My Favorite Thanksgiving

Screen Shot 2015-11-25 at 6.45.31 AM My favorite Thanksgiving happened in 2001, when I was living in New York. I’d moved there in July, got a job at Carnegie Hall, slept on a friend’s floor for a while, and then sublet an apartment across from Bloomingdale’s. It was all sort of magical. But I had no real network of friends there, no family, no boyfriend. Then 9/11 happened and everyone, the whole city it seemed, was depressed.

I was looking at a Thanksgiving eating a burrito alone in my apartment since my roommate (who wasn’t really a friend) was leaving. And then my college roommate called. She was in school at UMass. She wanted to come to the city for Thanksgiving, along with her Madonna-loving-political-planner boyfriend. And could they bring some friends?

Kim and Kyle came the night before and we walked around the town. We ended up on the Upper West Side to see the balloons. Apparently, the night before the parade, they blow up all those Macy Balloons and then corral them on one long city block. The city trees were awash in golds and reds and we wove between families dressed in bright sweaters and scarves, and we pointed and laughed at the goliath balloons, bobbing in the slight breeze.

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The next morning I happily set about cooking in the tiny apartment. Cooking for me is an act of healing. It’s meditative and calming, and something I couldn’t really do when I lived in New York because I was alone and poor, and anything I wanted to cook was so fragrant that I’d annoy my roommate and everyone in the apartment complex. But on Thanksgiving, I could do what I wanted.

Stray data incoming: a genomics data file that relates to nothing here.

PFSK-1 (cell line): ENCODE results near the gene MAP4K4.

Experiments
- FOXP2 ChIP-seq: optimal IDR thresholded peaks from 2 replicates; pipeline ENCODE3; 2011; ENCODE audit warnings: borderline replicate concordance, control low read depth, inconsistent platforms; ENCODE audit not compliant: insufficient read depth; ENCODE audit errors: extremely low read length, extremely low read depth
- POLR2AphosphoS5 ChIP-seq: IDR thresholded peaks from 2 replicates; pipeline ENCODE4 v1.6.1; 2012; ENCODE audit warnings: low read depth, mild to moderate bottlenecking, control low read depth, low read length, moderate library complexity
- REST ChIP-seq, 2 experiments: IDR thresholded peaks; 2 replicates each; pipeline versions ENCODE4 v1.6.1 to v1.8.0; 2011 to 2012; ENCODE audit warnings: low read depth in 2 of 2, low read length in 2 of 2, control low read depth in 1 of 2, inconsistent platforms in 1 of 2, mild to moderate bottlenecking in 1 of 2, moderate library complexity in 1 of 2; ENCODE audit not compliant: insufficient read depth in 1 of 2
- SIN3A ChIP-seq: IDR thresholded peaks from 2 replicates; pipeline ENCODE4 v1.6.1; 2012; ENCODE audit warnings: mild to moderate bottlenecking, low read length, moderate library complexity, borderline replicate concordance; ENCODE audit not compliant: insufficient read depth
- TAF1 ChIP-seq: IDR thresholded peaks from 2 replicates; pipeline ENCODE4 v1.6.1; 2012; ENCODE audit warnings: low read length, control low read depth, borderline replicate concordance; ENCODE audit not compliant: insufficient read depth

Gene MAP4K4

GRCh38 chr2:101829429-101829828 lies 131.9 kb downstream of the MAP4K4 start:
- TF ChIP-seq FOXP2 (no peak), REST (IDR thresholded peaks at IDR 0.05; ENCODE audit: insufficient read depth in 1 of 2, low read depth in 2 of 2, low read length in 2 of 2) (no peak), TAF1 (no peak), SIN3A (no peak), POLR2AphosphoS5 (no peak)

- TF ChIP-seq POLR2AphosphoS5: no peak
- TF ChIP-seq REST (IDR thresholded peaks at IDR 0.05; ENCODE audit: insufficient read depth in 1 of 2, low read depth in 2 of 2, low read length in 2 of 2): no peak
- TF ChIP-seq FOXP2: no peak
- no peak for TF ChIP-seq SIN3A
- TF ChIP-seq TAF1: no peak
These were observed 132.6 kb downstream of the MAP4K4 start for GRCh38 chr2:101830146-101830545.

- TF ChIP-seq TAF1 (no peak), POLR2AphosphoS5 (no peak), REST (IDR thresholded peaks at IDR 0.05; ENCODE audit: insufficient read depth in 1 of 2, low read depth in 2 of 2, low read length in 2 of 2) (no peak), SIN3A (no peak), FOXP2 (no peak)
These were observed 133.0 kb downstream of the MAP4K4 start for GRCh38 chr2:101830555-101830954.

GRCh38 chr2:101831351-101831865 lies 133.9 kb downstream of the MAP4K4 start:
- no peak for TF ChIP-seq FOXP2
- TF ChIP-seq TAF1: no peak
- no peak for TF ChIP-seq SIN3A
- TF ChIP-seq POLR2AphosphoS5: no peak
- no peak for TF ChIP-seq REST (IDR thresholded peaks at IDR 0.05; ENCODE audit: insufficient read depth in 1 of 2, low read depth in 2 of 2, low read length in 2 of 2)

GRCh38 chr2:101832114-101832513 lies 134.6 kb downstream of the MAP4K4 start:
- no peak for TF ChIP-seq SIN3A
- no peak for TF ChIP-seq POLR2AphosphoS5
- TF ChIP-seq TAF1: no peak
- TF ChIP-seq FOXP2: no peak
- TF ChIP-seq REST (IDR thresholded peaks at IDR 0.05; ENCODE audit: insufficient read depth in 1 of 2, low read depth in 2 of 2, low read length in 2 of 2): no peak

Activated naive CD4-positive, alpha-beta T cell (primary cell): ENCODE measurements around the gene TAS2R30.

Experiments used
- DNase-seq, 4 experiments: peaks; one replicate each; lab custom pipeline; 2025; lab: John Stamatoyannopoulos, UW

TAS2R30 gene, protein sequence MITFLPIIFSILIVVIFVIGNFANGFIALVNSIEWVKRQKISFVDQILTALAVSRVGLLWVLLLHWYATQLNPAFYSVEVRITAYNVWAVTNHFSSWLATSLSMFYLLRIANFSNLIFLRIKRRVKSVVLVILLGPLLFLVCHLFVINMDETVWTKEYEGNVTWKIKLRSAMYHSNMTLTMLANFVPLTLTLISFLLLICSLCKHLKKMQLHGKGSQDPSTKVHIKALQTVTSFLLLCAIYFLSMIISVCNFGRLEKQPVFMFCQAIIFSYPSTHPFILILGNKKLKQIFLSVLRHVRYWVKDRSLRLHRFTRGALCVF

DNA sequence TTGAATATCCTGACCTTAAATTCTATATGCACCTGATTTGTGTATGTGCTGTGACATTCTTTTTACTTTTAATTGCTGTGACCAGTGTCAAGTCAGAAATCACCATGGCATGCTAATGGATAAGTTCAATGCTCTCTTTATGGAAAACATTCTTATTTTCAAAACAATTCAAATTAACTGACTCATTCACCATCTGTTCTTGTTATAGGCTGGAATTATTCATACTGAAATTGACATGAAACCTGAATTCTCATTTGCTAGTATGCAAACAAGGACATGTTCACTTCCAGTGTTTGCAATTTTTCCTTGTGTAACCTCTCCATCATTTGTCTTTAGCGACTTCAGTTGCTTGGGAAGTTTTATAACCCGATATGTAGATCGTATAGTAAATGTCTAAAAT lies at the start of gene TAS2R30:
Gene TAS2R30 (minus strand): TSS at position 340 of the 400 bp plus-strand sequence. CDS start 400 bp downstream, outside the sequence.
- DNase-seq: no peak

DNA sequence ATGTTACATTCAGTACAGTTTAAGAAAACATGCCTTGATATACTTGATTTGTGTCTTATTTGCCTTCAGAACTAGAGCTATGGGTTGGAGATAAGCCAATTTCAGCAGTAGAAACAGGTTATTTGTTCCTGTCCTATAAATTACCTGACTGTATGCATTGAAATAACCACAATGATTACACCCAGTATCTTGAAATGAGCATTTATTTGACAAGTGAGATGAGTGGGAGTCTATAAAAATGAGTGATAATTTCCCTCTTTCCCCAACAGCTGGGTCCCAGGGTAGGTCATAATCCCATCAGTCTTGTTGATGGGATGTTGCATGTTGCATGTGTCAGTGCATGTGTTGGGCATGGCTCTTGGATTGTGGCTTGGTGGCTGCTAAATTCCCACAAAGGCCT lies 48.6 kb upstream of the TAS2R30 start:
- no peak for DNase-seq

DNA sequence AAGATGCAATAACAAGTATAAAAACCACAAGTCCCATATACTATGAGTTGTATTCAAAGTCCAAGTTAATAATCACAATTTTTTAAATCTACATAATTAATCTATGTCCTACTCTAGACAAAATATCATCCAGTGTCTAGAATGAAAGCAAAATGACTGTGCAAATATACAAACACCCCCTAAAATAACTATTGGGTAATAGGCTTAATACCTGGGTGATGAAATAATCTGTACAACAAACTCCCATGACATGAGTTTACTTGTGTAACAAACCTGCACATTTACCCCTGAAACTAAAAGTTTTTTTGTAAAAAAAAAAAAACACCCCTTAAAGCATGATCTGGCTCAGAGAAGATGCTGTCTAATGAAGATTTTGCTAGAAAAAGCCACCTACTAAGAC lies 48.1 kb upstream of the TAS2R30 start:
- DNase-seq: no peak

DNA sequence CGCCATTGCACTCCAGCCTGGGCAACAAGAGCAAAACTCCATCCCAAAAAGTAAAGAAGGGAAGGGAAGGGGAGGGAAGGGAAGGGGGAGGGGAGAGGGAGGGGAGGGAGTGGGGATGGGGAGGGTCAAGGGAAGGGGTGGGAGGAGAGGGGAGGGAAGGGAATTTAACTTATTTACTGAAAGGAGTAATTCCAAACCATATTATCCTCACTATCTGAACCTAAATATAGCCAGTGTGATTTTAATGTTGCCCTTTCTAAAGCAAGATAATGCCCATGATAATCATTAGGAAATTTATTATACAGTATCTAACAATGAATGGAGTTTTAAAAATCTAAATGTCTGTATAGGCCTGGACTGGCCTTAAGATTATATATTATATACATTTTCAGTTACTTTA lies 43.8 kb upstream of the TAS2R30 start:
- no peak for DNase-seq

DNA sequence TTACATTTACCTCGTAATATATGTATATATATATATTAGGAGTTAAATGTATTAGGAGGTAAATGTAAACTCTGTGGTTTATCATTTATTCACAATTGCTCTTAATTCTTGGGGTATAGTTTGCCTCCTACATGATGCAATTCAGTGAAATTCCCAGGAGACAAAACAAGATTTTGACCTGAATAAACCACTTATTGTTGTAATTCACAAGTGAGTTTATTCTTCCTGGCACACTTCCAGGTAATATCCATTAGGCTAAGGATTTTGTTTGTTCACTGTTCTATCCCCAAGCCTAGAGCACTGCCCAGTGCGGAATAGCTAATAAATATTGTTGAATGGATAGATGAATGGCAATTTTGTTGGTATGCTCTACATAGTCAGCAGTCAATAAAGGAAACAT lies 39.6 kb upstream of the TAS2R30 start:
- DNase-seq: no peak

Kim and Kyle went to see the parade and I opened the windows while the turkey cooked. I could hear the sounds of the parade in the distance: the clash of drums, people cheering, loud and tinny sounding music, and I thought: “I am here in New York. I live here and this is happening.”

When they came back, their friends joined us. We didn’t have enough chairs so we sat on the leather couch, stools, and maybe someone was on a box. I didn’t even know half of the people there, but for that one meal, we were a family when I needed a family most in the world.

That meal reminded me of the good things in the world. The colors of red and gold, balloons, families wearing bright scarves and gloves, a warm meal cooked with love. And it also hinted at the things I didn’t think was possible then, but I would one day have: a family of my own. But this time, with enough chairs.